The Journal of the American Medical Association (JAMA) finished a recent study concerning excess deaths-- the difference between observed and expected deaths-- in America during the 5 month period of March- July 2020 inclusive.  They found there was a 20% increase over expected deaths, with 1,336,561 deaths reported and 1,111,031 deaths expected.  Of the 225,530 excess deaths, 67% were attributed to COVID-19.   Some excess deaths would include the lives lost “indirectly through delayed care for acute emergencies, exacerbations of chronic diseases, and psychological distress (eg, drug overdoses)” among other causes.

They also broke down the excess death figures by state.  The Top 10 states for highest per capita excess death rates (in order) were New York, New Jersey, Massachusetts, Louisiana, Arizona, Mississippi, Maryland, Delaware, Rhode Island, and Michigan.  They include a map showing excess deaths:

Furthermore, the study states, "Moreover, restrictions imposed by the pandemic (like stay-at-home orders) could claim lives indirectly through delayed care for acute emergencies, exacerbations of chronic diseases, and psychological distress (like suicide, drug overdoses, etc.)."

A similar list was put out at the beginning of the initial responses of the states as to who had the most restrictive policies in US News & World Report.  You will find a lot of familiar names from the ten states leading in excess deaths for the 5 months that followed:  Rhode Island, Maryland, New York, Massachusetts, New Jersey (and non-state Washington DC, which they rank among the top ten in the excess death study when considered).  

Throughout those five months of the coronavirus, Michigan, Illinois, California, Colorado, and Pennsylvania enacted new policies which would put them in intermediate top ten lists for strictest policies.  You will note they are all among the top 21 in excess deaths among states (those that are not light blue).  

The seven states without stay-at-home orders were Arkansas, Iowa, Nebraska, North and South Dakota, Utah, and Wyoming.  Every single one of these states were among the 27 light blue states that had the lowest levels of excess mortality.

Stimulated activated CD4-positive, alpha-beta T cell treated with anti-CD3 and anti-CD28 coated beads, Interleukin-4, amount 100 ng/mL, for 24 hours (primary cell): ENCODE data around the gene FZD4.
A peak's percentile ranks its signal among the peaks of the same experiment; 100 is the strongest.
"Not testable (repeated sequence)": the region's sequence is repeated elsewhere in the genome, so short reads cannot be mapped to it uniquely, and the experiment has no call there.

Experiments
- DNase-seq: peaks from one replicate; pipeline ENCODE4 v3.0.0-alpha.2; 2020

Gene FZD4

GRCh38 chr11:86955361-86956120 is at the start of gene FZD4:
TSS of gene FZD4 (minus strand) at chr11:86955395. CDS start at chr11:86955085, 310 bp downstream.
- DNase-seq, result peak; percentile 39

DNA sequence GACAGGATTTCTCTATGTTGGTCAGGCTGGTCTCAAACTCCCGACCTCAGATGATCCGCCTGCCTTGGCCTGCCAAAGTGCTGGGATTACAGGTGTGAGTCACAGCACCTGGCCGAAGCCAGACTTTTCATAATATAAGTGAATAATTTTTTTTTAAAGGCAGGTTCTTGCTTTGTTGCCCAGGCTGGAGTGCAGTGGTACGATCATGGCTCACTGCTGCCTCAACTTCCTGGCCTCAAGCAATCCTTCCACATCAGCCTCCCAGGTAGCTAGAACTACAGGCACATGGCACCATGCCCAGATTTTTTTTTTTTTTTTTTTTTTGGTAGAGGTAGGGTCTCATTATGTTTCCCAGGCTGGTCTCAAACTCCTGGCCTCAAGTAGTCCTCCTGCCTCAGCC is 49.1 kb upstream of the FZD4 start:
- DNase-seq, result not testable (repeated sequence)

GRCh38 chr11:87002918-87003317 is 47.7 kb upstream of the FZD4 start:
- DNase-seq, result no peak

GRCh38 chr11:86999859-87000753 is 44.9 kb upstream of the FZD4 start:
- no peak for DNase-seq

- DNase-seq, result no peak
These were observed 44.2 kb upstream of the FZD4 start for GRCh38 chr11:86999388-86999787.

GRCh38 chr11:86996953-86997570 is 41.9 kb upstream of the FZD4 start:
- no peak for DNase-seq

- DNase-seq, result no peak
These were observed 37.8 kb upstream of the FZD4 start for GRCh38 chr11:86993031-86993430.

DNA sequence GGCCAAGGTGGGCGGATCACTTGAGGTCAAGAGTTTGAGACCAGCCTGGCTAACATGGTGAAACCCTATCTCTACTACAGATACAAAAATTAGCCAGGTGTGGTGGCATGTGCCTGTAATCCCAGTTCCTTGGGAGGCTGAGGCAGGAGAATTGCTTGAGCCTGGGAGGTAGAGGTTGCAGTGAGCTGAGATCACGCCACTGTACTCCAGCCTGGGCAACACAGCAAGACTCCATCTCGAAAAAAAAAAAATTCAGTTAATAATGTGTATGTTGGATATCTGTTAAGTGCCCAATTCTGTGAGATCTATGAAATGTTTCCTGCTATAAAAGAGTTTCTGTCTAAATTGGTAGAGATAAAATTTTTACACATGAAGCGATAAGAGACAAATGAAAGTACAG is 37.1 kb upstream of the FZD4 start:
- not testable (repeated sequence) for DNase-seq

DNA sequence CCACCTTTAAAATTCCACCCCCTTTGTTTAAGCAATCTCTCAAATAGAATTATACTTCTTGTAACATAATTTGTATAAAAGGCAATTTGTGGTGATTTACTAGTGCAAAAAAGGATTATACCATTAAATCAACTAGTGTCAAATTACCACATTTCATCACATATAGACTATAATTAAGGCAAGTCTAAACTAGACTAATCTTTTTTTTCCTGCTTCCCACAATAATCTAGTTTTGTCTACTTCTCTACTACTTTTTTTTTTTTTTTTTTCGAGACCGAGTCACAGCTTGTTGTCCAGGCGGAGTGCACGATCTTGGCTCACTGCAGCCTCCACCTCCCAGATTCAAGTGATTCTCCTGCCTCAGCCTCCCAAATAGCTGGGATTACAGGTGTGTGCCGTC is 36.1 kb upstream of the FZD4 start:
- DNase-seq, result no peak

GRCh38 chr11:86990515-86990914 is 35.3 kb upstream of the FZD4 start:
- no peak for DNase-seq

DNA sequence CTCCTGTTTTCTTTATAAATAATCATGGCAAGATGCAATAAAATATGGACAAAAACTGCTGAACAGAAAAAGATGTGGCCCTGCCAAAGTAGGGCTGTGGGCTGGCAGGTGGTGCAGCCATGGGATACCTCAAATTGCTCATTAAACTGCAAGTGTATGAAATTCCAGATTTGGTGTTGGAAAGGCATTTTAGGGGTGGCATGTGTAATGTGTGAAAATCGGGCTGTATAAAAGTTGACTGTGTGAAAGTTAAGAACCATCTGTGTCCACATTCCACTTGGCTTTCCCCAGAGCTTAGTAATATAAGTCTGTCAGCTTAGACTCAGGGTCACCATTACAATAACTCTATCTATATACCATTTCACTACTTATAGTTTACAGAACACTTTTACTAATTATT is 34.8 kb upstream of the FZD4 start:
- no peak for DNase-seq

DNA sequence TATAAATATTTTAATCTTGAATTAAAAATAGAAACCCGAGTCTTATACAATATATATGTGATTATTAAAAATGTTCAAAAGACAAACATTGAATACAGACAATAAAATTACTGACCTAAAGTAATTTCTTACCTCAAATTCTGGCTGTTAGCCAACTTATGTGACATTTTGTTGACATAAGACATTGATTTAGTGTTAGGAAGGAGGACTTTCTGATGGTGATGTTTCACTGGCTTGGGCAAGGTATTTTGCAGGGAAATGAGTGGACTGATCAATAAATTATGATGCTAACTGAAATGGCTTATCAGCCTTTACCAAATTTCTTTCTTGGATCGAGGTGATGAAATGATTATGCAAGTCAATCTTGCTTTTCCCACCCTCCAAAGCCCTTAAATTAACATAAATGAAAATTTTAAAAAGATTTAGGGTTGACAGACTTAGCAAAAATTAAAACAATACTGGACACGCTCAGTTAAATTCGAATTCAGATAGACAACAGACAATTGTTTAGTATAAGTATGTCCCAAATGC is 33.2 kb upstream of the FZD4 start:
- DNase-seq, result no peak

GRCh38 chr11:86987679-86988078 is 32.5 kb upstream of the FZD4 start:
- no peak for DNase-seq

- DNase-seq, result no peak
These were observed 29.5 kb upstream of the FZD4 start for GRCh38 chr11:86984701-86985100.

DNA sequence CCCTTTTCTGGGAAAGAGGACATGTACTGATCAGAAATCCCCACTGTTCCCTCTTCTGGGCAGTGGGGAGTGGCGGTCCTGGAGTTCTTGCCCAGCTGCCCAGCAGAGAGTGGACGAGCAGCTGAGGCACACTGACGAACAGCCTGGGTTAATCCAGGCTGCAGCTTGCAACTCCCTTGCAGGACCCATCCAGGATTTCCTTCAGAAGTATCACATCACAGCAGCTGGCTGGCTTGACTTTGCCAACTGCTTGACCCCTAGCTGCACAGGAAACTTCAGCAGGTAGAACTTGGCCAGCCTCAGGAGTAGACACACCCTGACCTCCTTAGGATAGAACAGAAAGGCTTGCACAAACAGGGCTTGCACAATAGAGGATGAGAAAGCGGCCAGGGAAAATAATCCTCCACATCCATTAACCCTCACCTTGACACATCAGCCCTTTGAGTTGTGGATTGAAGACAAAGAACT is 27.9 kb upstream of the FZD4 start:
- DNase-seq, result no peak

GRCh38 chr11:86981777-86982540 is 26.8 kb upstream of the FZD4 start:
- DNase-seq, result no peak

Excess deaths is a better measure than COVID-19 deaths of the pandemic’s total mortality. It measures the additional deaths in a given time period compared to the number usually expected, and does not depend on how COVID-19 deaths are recorded.  It appears that states that adopted strict policies which crippled businesses and kept the population mostly homebound had the highest excess death rates.  Those states that allowed individuals and businesses to be mostly unrestricted and observe guidelines on a voluntary basis appear to have the lowest excess death rates.

Exercising freedom and free will is healthy.

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Good information X. It seems to me that they should have used the "average" death rate, per capita, including years when severe outbreaks of the flu were prevalent, including the Spanish flue outbreak, then figure out the per capita average not the total number. How about the pre antibiotic and pre vaccine years. I bet we would see a much different result.  I don't trust the CDC. Statistics can be skewed and twisted like a pretzel especially when used to inform the extremely ignorant left in this Country.  It really makes no sense. 

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